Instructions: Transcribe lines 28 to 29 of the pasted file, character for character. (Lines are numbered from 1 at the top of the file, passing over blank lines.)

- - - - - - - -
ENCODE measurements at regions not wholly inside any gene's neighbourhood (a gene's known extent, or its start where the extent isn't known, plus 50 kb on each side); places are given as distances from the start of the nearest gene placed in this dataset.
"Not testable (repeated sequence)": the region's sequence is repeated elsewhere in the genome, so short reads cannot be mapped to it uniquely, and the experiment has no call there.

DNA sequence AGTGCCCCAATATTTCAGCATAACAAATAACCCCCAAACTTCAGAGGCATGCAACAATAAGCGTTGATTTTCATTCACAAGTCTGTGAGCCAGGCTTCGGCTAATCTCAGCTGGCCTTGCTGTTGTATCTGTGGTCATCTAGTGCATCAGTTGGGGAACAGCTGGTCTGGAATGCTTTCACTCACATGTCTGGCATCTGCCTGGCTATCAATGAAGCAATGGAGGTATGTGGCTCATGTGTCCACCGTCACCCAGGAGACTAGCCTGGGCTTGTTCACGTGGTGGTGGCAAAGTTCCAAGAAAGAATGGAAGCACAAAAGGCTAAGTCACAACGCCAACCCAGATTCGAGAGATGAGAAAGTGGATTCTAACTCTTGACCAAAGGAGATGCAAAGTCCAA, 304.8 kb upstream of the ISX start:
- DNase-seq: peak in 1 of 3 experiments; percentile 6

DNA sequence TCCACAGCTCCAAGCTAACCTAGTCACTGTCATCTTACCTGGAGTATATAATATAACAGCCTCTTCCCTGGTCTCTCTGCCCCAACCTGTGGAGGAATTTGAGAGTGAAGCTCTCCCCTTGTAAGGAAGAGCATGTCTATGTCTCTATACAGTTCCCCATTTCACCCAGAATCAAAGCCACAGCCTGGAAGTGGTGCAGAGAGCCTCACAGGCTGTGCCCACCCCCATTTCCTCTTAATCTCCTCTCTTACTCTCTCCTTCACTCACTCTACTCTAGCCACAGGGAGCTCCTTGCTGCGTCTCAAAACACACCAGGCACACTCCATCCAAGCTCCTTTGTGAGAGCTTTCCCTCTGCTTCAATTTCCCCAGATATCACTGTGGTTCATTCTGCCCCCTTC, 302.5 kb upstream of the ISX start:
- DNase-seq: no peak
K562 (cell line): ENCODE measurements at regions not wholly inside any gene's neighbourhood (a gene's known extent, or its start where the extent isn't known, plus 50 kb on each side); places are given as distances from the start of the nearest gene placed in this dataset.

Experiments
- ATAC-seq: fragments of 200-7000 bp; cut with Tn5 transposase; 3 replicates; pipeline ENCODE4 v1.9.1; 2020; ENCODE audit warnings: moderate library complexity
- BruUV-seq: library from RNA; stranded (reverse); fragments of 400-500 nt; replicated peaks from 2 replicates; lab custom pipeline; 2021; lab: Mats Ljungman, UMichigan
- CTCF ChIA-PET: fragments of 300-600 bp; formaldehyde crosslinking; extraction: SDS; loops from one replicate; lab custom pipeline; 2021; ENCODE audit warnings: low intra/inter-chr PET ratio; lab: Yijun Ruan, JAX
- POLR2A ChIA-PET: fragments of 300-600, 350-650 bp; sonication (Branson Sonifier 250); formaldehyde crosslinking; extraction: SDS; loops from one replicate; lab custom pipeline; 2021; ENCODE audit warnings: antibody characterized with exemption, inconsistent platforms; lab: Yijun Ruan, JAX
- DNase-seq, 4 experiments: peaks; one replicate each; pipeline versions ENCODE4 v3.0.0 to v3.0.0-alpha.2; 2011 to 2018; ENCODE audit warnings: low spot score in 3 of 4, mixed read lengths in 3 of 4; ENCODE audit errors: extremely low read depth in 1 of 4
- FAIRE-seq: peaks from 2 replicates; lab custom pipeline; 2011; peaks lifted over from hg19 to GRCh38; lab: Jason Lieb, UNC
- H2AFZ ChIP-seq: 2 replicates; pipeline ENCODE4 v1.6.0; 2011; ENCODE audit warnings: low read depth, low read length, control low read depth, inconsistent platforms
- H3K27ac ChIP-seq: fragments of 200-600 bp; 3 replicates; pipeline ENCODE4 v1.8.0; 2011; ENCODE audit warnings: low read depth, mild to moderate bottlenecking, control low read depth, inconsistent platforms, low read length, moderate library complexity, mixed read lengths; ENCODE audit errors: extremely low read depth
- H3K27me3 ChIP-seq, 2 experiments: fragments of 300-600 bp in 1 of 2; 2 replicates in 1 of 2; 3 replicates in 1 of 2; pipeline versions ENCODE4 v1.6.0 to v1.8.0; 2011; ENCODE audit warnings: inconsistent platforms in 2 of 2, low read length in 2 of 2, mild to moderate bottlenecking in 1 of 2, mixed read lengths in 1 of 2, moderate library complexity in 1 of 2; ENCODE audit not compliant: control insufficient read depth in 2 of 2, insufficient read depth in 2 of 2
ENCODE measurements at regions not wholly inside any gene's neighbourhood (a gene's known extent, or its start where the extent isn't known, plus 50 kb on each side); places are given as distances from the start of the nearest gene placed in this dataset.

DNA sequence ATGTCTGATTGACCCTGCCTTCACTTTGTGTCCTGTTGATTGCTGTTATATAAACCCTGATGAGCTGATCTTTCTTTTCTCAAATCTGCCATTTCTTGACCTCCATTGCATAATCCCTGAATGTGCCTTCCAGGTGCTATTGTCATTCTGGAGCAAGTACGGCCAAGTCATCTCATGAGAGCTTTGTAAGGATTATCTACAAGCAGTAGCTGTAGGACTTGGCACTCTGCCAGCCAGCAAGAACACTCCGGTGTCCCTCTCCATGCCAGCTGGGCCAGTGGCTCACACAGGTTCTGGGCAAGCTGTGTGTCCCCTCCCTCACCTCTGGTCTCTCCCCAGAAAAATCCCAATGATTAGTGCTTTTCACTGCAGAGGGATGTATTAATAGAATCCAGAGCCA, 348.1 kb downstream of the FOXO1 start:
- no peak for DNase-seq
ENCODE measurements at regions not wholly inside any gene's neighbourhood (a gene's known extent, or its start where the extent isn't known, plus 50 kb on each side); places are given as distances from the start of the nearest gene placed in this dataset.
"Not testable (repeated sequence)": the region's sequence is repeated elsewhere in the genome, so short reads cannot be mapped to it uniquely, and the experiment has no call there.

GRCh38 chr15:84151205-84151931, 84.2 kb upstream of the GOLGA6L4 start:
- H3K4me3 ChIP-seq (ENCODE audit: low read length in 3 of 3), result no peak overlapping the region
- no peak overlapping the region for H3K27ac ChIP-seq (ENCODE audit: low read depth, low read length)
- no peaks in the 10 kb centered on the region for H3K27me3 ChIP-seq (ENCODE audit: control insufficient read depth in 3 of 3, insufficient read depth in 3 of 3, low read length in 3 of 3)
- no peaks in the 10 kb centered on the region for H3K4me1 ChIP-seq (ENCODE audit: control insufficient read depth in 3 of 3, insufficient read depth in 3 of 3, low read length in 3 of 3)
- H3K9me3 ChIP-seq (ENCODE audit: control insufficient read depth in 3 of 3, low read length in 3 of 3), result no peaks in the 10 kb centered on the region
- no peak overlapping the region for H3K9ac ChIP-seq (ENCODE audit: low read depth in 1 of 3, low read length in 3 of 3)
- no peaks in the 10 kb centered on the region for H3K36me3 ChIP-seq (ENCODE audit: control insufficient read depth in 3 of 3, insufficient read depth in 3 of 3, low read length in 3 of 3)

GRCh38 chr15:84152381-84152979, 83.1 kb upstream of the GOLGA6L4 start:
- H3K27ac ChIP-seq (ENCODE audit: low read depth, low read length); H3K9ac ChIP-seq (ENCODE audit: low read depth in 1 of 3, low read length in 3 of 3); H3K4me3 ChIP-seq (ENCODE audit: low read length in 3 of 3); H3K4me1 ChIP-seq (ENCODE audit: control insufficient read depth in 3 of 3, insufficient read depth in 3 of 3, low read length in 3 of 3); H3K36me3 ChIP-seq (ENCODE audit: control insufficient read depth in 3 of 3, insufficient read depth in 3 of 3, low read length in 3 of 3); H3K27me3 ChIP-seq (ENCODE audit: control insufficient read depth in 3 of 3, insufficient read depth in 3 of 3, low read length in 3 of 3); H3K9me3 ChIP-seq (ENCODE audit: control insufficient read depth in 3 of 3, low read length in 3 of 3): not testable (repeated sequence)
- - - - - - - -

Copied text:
- H3K9me3 ChIP-seq (ENCODE audit: control insufficient read depth in 3 of 3, low read length in 3 of 3), result no peaks in the 10 kb centered on the region
- no peak overlapping the region for H3K9ac ChIP-seq (ENCODE audit: low read depth in 1 of 3, low read length in 3 of 3)